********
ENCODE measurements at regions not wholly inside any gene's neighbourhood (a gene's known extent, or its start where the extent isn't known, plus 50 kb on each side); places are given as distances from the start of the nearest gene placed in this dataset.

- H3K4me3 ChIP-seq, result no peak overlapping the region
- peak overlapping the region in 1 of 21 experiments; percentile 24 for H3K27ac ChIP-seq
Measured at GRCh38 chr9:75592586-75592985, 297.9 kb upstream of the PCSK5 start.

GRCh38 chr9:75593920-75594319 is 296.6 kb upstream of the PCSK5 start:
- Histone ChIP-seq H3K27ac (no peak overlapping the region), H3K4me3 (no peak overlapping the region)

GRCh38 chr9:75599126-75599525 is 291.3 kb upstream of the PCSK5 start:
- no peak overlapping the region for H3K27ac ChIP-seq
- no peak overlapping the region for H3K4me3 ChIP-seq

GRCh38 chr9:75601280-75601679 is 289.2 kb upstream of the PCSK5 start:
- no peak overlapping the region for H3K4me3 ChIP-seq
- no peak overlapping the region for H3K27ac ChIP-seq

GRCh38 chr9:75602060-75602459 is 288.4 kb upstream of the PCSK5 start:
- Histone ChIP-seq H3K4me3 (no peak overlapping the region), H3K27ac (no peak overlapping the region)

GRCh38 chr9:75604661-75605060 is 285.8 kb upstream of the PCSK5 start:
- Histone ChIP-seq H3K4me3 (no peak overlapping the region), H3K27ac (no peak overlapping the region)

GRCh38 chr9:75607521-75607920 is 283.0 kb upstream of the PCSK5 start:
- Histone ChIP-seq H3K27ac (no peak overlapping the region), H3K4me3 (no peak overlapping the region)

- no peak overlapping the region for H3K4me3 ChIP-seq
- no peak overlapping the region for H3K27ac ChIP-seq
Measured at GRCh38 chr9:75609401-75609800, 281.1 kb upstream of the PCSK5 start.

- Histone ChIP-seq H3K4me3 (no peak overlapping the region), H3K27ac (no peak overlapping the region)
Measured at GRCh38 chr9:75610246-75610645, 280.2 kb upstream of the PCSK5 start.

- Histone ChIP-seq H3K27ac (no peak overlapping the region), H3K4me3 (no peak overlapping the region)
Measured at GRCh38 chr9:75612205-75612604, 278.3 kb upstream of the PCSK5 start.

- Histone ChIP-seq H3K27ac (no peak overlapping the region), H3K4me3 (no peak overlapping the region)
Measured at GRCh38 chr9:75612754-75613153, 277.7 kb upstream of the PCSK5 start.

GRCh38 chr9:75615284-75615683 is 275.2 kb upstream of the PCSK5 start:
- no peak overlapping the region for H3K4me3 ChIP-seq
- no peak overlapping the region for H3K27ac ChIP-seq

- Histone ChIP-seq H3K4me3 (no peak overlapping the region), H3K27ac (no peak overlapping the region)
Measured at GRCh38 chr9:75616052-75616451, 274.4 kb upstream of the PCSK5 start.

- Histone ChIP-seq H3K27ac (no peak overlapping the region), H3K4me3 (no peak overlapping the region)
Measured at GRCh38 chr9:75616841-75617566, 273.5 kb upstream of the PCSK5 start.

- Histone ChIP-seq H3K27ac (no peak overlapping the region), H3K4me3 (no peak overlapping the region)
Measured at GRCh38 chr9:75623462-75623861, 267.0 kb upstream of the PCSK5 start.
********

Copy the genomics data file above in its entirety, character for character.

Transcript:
ENCODE measurements at regions not wholly inside any gene's neighbourhood (a gene's known extent, or its start where the extent isn't known, plus 50 kb on each side); places are given as distances from the start of the nearest gene placed in this dataset.

- H3K4me3 ChIP-seq, result no peak overlapping the region
- peak overlapping the region in 1 of 21 experiments; percentile 24 for H3K27ac ChIP-seq
Measured at GRCh38 chr9:75592586-75592985, 297.9 kb upstream of the PCSK5 start.

GRCh38 chr9:75593920-75594319 is 296.6 kb upstream of the PCSK5 start:
- Histone ChIP-seq H3K27ac (no peak overlapping the region), H3K4me3 (no peak overlapping the region)

GRCh38 chr9:75599126-75599525 is 291.3 kb upstream of the PCSK5 start:
- no peak overlapping the region for H3K27ac ChIP-seq
- no peak overlapping the region for H3K4me3 ChIP-seq

GRCh38 chr9:75601280-75601679 is 289.2 kb upstream of the PCSK5 start:
- no peak overlapping the region for H3K4me3 ChIP-seq
- no peak overlapping the region for H3K27ac ChIP-seq

GRCh38 chr9:75602060-75602459 is 288.4 kb upstream of the PCSK5 start:
- Histone ChIP-seq H3K4me3 (no peak overlapping the region), H3K27ac (no peak overlapping the region)

GRCh38 chr9:75604661-75605060 is 285.8 kb upstream of the PCSK5 start:
- Histone ChIP-seq H3K4me3 (no peak overlapping the region), H3K27ac (no peak overlapping the region)

GRCh38 chr9:75607521-75607920 is 283.0 kb upstream of the PCSK5 start:
- Histone ChIP-seq H3K27ac (no peak overlapping the region), H3K4me3 (no peak overlapping the region)

- no peak overlapping the region for H3K4me3 ChIP-seq
- no peak overlapping the region for H3K27ac ChIP-seq
Measured at GRCh38 chr9:75609401-75609800, 281.1 kb upstream of the PCSK5 start.

- Histone ChIP-seq H3K4me3 (no peak overlapping the region), H3K27ac (no peak overlapping the region)
Measured at GRCh38 chr9:75610246-75610645, 280.2 kb upstream of the PCSK5 start.

- Histone ChIP-seq H3K27ac (no peak overlapping the region), H3K4me3 (no peak overlapping the region)
Measured at GRCh38 chr9:75612205-75612604, 278.3 kb upstream of the PCSK5 start.

- Histone ChIP-seq H3K27ac (no peak overlapping the region), H3K4me3 (no peak overlapping the region)
Measured at GRCh38 chr9:75612754-75613153, 277.7 kb upstream of the PCSK5 start.

GRCh38 chr9:75615284-75615683 is 275.2 kb upstream of the PCSK5 start:
- no peak overlapping the region for H3K4me3 ChIP-seq
- no peak overlapping the region for H3K27ac ChIP-seq

- Histone ChIP-seq H3K4me3 (no peak overlapping the region), H3K27ac (no peak overlapping the region)
Measured at GRCh38 chr9:75616052-75616451, 274.4 kb upstream of the PCSK5 start.

- Histone ChIP-seq H3K27ac (no peak overlapping the region), H3K4me3 (no peak overlapping the region)
Measured at GRCh38 chr9:75616841-75617566, 273.5 kb upstream of the PCSK5 start.

- Histone ChIP-seq H3K27ac (no peak overlapping the region), H3K4me3 (no peak overlapping the region)
Measured at GRCh38 chr9:75623462-75623861, 267.0 kb upstream of the PCSK5 start.